Lost City of the Dwarves: Discovery – An Old-School Solo Adventure
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If you’ve followed this blog for a while, you’ll know that it is a resource dedicated towards helping players get the most out of D&D as a solo play experience.
I’ve done that by publishing guides and recommending products that make solo gaming a little easier and more fun, such as the Mythic Game Master Emulator which is great for improvised adventuring on the fly.
But wouldn’t it be nice if you could simply forget all that and simply pick up your dice, begin exploring and hacking foes apart with maniacal gleam in your eyes?
With Lost City of the Dwarves: Discovery, you can do just that.
Lost City of the Dwarves: Discovery is a solo adventure in the mould of classic choose-your-own-adventure books from the 80s, a throwback to the days when simple rules coupled with black and white artwork was more than enough to throw you into a world of wonder, imagination and exciting adventure, before game designers decided they needed to publish rule systems requiring PhD levels of mastery in order to get the most out of them.
For anyone not familiar with them, choose-your-own-adventures are books that allowed you to escape into a fantasy world created by the author. They are essentially novels, only that you weren’t simply reading along, but actually being involved and shaping the outcome of the story through choices made at certain key points in the story.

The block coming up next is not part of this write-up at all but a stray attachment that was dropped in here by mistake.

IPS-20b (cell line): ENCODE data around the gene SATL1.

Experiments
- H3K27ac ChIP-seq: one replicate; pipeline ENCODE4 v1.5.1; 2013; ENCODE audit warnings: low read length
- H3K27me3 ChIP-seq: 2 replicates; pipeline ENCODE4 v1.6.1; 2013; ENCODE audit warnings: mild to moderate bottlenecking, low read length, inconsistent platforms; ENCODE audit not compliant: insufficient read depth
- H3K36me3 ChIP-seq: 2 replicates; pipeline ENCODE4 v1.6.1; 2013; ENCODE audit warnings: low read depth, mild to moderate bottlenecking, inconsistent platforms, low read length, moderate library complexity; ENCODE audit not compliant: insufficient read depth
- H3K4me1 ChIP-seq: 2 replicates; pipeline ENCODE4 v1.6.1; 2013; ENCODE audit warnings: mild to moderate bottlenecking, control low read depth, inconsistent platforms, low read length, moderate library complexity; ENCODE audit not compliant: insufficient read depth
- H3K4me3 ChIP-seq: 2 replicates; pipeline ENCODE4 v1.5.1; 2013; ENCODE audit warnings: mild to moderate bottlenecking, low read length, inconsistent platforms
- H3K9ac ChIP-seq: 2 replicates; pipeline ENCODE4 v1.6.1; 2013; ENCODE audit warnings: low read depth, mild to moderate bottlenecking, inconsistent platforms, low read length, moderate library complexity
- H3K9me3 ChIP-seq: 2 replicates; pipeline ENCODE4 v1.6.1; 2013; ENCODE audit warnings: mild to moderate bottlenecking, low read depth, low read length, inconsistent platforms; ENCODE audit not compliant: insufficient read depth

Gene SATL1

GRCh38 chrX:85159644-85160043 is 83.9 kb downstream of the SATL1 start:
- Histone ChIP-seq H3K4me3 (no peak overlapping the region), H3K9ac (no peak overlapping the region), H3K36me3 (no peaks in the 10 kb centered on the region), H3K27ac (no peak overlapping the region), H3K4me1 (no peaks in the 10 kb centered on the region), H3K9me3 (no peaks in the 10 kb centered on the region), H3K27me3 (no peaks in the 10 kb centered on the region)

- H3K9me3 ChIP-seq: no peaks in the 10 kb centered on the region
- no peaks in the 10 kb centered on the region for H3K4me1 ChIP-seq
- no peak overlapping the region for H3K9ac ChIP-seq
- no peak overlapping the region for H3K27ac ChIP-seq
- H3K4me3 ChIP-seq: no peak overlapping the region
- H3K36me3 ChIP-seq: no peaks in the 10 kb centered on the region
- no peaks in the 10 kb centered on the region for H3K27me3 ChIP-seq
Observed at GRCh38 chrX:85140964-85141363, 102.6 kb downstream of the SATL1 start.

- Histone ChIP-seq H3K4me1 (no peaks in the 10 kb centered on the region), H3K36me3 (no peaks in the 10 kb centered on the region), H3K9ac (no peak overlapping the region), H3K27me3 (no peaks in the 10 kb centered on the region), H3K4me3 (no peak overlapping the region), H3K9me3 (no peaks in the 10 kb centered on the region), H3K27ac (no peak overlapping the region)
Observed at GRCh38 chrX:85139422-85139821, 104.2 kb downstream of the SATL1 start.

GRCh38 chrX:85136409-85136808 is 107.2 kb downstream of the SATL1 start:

On the other hand, if you got started in D&D through these choose-your-own-adventures, you’ll probably know what I mean when I refer to the feeling of nostalgia when you begin to flick through the pages of this book for the first time.
But once you get over the nostalgia, only one thing matters: is Lost City of the Dwarves: Discovery any good?
Let’s find out.
Back in the Day
Lost City of the Dwarves: Discovery is a solo adventure that uses the choose-your-own-adventure format, where you begin at the first paragraph, read through it, and select from a number of options at the end of the paragraph to determine where you will go or what you will do next.
Once you’ve selected an option, you are directed to another numbered paragraph in order to see the result of the option you took.
The paragraphs are jumbled up to avoid spoiling the story for you and this inevitably results in a lot of page flipping in either direction. It is a good idea to make a note of where you are in the story or use a bookmark whenever you take a breather.
Lost City of the Dwarves: Discovery uses a d20 based rules system that will look familiar to any D&D player.
For example, the 4d6-drop-lowest method, which is the default method of character generation, is also used here.
Rolling a natural 20 on a 20-sided die (or 1d20) during combat is an automatic hit which inflicts double damage, while rolling a 1 is an automatic miss.
And if you find a +x weapon? Yep – you’ve just found a magic weapon.
Bread and butter D&D stuff.
The first thing you must do is get familiar with the rules of the game and create your character.
The rules of the game are very simple, so regardless of your familiarity with D&D (or lack of), it shouldn’t take too long for you to get up and running.
Some bookkeeping is inevitable, but this is often kept to the bare minimum.
Once you’ve learned the rules and created your first character, it’s time to read the read the introduction and begin adventuring.
Unlike most tabletop D&D adventures where your character begins with a modest amount of money or basic starting equipment, you are basically a pauper in game terms when you begin your adventure.
You begin with no starting equipment and everything you need must be acquired during the course of the adventure.